Staff Sgt. Rayvon Battle told relatives that he left Rocky Mount to serve in the Army in the Middle East to become a man.
By all accounts, he had succeeded, before he was killed last week trying to stop a devastating explosion in Kandahar province, Afghanistan.
Battle, 25, had become a well-liked, widely respected squad leader, according to his commanding officer, Capt. Jefferson D. Mason, of the 38th Engineer Company, 4th Stryker Brigade Combat Team, 2nd Infantry Division.
“Staff Sgt. Battle lost his life fighting alongside his fellow squad leaders/brothers while attempting to stem an impending explosion of epic proportions,” Mason wrote in a tribute on an Army-sanctioned Facebook site. “Staff Sgt. Battle made a conscious choice to live by a code of ethics and a code of conduct, and he exemplified the perspective that I and many others admired and respected.”
Battle leaves behind a widow and young daughter, according to Dora Harris, the grandmother who raised him.
Known to family members as “Junior,” Battle was lauded by relatives and school officials as a young man determined to do what was needed, whether in the military or home in Nash County.
About six months before his graduation from Northern Nash High School in 2007, Harris said, Battle made up his mind to enter the military to continue the lessons she had taught him about becoming a man.
“From the time he was young, everything he did, he said, ‘Grandma, I got this,’” she said. “I already miss him a great deal. I miss him so much; it just breaks my heart that Junior will never come back to 634 Atlantic Ave.”
Battle’s life and death show the ongoing effects of the war in Afghanistan, scheduled to wind down by 2014, after a dozen years of fighting. Battle was the first soldier from his brigade to die during its deployment to Afghanistan, but 33 soldiers from his base, Lewis-McChord in Washington state, have died there this year. He had twice served in Iraq as a part of his duty of clearing mines from the paths of oncoming convoys.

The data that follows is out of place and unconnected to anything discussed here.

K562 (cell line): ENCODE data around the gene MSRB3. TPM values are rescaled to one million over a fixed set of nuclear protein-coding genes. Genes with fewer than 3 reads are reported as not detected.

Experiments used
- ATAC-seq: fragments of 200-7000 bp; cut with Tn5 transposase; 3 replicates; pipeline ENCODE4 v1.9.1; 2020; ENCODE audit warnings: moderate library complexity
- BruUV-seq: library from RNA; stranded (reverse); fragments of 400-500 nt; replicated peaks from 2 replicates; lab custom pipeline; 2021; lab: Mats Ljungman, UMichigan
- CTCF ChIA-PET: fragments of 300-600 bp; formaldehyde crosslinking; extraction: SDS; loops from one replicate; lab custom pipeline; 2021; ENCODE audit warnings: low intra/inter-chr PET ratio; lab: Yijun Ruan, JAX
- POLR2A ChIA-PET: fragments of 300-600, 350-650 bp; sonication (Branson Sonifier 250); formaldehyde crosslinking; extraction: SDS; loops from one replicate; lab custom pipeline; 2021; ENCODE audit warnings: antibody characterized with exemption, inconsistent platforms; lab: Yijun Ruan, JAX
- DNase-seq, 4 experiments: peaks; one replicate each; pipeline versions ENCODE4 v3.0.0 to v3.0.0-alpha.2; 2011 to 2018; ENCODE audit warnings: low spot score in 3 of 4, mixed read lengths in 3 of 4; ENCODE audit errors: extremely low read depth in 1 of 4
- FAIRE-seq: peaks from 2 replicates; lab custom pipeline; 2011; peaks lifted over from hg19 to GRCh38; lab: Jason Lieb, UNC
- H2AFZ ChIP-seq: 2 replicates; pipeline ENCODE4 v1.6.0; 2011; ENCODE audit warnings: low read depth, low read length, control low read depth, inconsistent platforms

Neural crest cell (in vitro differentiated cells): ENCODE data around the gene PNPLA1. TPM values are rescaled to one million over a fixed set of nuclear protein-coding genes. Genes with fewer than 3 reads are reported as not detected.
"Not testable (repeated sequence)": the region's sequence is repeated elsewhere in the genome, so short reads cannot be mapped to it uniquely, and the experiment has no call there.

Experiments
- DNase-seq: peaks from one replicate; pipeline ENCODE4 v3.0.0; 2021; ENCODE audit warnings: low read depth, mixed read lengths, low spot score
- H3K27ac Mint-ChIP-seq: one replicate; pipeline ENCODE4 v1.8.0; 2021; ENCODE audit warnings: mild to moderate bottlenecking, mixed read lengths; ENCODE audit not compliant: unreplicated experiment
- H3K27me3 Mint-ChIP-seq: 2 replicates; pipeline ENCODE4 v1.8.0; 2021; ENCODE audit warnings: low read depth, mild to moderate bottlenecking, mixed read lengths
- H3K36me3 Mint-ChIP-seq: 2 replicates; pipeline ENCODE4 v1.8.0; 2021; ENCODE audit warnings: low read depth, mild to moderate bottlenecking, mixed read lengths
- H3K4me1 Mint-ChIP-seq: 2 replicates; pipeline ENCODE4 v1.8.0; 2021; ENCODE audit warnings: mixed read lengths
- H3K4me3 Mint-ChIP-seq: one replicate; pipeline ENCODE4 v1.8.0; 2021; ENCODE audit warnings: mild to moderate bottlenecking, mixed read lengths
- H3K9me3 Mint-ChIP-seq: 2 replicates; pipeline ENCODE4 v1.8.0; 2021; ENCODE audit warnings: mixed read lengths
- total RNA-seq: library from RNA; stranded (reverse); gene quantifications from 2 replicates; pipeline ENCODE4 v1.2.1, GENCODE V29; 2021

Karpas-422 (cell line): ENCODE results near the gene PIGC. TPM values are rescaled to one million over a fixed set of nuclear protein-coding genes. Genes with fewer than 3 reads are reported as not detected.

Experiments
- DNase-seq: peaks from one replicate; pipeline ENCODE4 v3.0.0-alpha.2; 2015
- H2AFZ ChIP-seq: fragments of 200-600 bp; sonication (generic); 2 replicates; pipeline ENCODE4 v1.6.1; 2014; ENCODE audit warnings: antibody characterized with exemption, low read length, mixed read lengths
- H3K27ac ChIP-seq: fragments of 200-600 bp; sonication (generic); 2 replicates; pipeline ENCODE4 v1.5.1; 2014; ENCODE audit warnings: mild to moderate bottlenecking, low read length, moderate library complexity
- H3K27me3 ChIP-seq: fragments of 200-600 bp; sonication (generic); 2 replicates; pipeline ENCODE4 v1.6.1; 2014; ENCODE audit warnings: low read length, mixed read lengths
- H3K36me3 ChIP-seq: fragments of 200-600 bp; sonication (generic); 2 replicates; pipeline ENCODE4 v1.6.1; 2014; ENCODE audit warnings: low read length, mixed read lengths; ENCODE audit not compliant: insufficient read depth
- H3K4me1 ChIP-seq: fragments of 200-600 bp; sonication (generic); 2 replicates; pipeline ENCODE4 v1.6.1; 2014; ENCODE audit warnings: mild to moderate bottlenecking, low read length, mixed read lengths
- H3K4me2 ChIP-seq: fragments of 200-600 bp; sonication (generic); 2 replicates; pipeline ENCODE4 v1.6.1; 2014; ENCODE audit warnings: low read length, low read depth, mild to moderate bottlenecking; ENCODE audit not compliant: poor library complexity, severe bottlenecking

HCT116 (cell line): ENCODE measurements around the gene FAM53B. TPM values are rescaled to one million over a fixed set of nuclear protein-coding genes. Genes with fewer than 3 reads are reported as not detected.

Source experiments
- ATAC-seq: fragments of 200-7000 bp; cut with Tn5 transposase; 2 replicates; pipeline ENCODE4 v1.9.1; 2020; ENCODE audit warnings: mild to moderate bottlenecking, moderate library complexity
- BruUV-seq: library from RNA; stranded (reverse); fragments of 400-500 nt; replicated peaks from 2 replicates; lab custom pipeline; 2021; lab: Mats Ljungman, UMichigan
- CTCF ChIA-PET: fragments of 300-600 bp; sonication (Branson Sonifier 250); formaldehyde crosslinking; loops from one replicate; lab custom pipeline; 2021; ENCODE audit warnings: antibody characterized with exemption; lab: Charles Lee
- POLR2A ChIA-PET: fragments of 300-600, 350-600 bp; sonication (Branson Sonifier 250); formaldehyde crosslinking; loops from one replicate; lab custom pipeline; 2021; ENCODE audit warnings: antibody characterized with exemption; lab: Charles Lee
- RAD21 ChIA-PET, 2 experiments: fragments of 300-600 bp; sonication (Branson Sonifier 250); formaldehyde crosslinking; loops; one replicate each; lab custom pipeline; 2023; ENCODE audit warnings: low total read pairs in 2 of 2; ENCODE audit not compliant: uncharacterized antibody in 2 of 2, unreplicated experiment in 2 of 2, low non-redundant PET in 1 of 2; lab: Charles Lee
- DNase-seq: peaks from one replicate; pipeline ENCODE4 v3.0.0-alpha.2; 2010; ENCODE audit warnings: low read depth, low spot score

“He was skeptical of going to Afghanistan; he was uneasy about it,” Harris said.
According to an account in the Tacoma News-Tribune, Battle was continuing his training last year in Yakima, Wash., practicing demolition techniques that were part of his area of expertise, along with making roads safe for approaching soldiers.
“It’s a balance of our job,” he was quoted in the newspaper. “With route clearance, we ... get movement for things and people to go places. Another part of our job is demolitions, which we don’t get to do a lot.”
According to the Army, Battle had earned awards and decorations including the Army Commendation Medal and Army Achievement Medal with 2nd Oak Leaf Cluster. Both in accounts from his people in Rocky Mount and from those who served alongside him thousands of miles away, Battle emerged as a leader regardless of acclaim.
He is remembered as someone who would do the right thing, no matter how difficult, as a result of upbringing and training.
“Staff Sgt. Battle was one of those rare Non-Commissioned Officers who just shined, a tremendous leader with an intrinsic ability to perform magnanimously under pressure,” said Mason, his commanding officer.
His grandmother put it more simply.
“Junior was a hero at whatever he did,” Harris said.
A funeral service will take place next Saturday in Rocky Mount, but the time and place have not been determined, Harris said. Arrangements are being handled by H.D. Hope Funeral Home. In addition, a service has been scheduled for Dec. 5 at Joint Base Lewis-McChord.